Britain: police to challenge verdict in killing of black detainee

Five policemen are challenging a jury verdict that they unlawfully killed a prisoner. The verdict was brought against them at an inquest in August. The jury at Hull Crown Court heard how the officers laughed and joked while the black father of two lay dying on the floor.

Christopher Alder, 37, was arrested on 1 April 1998, and died at Queens Gardens police station in Hull, East Yorkshire, without regaining consciousness. Alder, a former paratrooper, died in police custody with his hands cuffed and his trousers around his knees.

Alder's sister, Janet, called the decision to challenge the inquest verdict "absolutely disgusting.” She added, “It shows once again the disrespect for Christopher's right to life".

The incident that led the death of Alder began on the night of March 31, 1998. A dispute arose at the Waterfront nightclub in Hull. Alder became involved in an argument, which continued outside the club in the early hours of the morning.

A man who intervened hit Alder in the face, who fell back onto the pavement hitting his head. He was then taken to Hull hospital. Staff there refused to x-ray him, alleging he was “extremely troublesome”. Later he was arrested for breach of the peace and put into a police van. During the five-minute journey he collapsed and was dragged into the station.

The seven-week inquest, which is believed to be the longest of its kind, heard evidence that Alder died with his hands strapped behind his back and his trousers around his knees. Video film was shown to the court of police officers laughing and joking while Alder lay in a pool of his own blood.

For twelve crucial minutes police officers refused to administer first aid, which would have likely saved his life. The video shows that not a single police officer lifted a finger to help Alder, even when he could be heard quite clearly on the tape gurgling through a pool of blood and vomit.

To justify their officers' non-intervention, police Sergeant Dunn said he thought Alder was making excessive snoring noises to frighten officers. He said, "I felt that the floor was the safest place for him. He was laid down with face to the side. I thought he was blowing through blood to try and upset us". In fact, the only time the police officers looked at Alder was to empty his pockets. The arresting officer, PC Nigel Dawson, could be heard telling a sergeant, "He is as right as rain. This is just a show. He has just got a simple haematoma [blood bruise]”.

Nathaniel Carey, a Home Office pathologist, said that Alder could have been saved by early treatment "The cause of death was positional asphyxiation due to inhalation of the stomach contents. A significant contribution to the cause of death was the position he was placed in and the inhalation of vomit".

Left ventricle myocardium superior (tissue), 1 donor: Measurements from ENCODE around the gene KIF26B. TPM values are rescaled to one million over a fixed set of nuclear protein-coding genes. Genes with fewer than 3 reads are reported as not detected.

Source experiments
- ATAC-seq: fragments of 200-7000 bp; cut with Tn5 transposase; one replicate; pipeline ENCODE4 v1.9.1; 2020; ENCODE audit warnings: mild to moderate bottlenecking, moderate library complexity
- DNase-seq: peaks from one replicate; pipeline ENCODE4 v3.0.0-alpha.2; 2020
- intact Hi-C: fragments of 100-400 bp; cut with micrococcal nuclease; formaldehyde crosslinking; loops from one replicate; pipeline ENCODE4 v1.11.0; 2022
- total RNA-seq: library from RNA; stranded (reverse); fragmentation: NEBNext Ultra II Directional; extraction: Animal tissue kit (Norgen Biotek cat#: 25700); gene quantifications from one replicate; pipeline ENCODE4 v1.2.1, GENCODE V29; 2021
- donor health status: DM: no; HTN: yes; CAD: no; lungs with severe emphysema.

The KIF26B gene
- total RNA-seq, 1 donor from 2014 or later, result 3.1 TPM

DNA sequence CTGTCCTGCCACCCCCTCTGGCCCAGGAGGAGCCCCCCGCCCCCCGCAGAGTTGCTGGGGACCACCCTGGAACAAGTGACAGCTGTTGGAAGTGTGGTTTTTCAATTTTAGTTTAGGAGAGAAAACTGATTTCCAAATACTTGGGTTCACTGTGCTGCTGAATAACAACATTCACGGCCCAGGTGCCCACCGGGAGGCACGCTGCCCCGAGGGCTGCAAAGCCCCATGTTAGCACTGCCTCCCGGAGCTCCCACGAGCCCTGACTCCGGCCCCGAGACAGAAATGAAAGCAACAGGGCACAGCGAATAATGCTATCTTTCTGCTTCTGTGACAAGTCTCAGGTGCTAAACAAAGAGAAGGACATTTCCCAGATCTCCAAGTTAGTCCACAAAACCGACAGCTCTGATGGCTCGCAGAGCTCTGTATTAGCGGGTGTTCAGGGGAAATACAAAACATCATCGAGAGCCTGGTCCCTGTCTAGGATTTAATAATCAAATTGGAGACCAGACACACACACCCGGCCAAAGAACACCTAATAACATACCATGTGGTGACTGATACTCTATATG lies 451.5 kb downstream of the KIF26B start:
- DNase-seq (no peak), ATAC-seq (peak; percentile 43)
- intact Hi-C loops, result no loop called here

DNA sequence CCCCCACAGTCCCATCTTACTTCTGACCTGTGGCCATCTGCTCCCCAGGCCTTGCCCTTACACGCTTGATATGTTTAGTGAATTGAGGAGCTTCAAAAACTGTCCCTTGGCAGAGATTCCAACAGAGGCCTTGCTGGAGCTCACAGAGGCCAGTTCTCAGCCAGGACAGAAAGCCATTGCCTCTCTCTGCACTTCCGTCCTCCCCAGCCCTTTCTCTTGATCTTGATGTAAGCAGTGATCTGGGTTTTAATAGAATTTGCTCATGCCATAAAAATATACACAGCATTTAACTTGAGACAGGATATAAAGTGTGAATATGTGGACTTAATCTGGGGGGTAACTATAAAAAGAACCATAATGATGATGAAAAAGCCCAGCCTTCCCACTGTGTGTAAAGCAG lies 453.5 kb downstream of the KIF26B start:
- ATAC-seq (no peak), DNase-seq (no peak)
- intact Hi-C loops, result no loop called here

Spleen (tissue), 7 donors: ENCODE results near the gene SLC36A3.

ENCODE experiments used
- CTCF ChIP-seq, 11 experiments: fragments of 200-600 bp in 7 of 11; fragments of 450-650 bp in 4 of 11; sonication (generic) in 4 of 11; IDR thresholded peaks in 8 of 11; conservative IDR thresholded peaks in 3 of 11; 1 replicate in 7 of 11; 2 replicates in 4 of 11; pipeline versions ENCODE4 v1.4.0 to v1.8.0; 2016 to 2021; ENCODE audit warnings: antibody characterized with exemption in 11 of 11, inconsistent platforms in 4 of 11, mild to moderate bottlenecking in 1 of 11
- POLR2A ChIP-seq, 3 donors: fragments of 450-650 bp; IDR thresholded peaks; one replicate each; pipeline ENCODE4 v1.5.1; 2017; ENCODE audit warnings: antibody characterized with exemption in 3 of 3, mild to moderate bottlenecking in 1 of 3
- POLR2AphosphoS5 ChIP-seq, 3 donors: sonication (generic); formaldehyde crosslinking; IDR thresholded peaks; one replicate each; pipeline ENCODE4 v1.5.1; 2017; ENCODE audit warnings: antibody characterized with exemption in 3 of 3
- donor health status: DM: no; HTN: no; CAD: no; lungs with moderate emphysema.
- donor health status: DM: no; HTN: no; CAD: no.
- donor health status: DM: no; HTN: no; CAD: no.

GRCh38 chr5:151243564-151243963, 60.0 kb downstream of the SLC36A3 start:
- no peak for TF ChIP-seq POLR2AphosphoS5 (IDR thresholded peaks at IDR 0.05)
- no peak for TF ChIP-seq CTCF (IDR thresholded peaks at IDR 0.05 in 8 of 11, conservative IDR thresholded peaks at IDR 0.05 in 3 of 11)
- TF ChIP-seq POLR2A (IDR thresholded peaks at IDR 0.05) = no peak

The unlawful killing verdict has lead to renewed calls for an independent inquiry into the growing number of deaths in police custody. Following the inquest, Alder's sister said, "Justice has been done at last, but it has taken 28 months to get to the only true verdict which could have been given. I want to thank the jury and send them my compliments and let's hope now we get a proper prosecution". The solicitor acting for the Alder family believes that the Crown Prosecution Service should be looking at charges of gross negligence or manslaughter against the officers concerned.

From day one the police and state authorities have sought to prevent any one being found guilty of the killing. The police tried to ensure that no evidence would survive. Alder's clothing was destroyed before any forensic examination was made and the police officers involved had their uniforms cleaned. They then started spreading unsubstantiated rumours about Alder's mental state and that he was involved with drugs.

At the inquest, Hull Coroner Geoffrey Saul instructed the jury that no evidence existed showing "what happened that night had anything to do with the colour of Christopher's skin.” Saul told the jury that there was no video evidence suggesting an assault had been carried out by the officers. Despite pressure to bring in a lesser verdict, the jury reached the decision that Alder had been unlawfully killed.

Last year more than one person a week died in police custody in Britain—65 people—an increase from 53 the previous year. Over the past four years, the numbers dying in police custody have increased by 41 percent.

Since taking office, the Labour Government has been hostile to any major changes in the way complaints against the police are investigated. It has allowed the police to continue carrying out all investigations of complaints them through the internal Police Complaints Authority and has sought to prevent public disclosure of evidence relating to deaths in custody.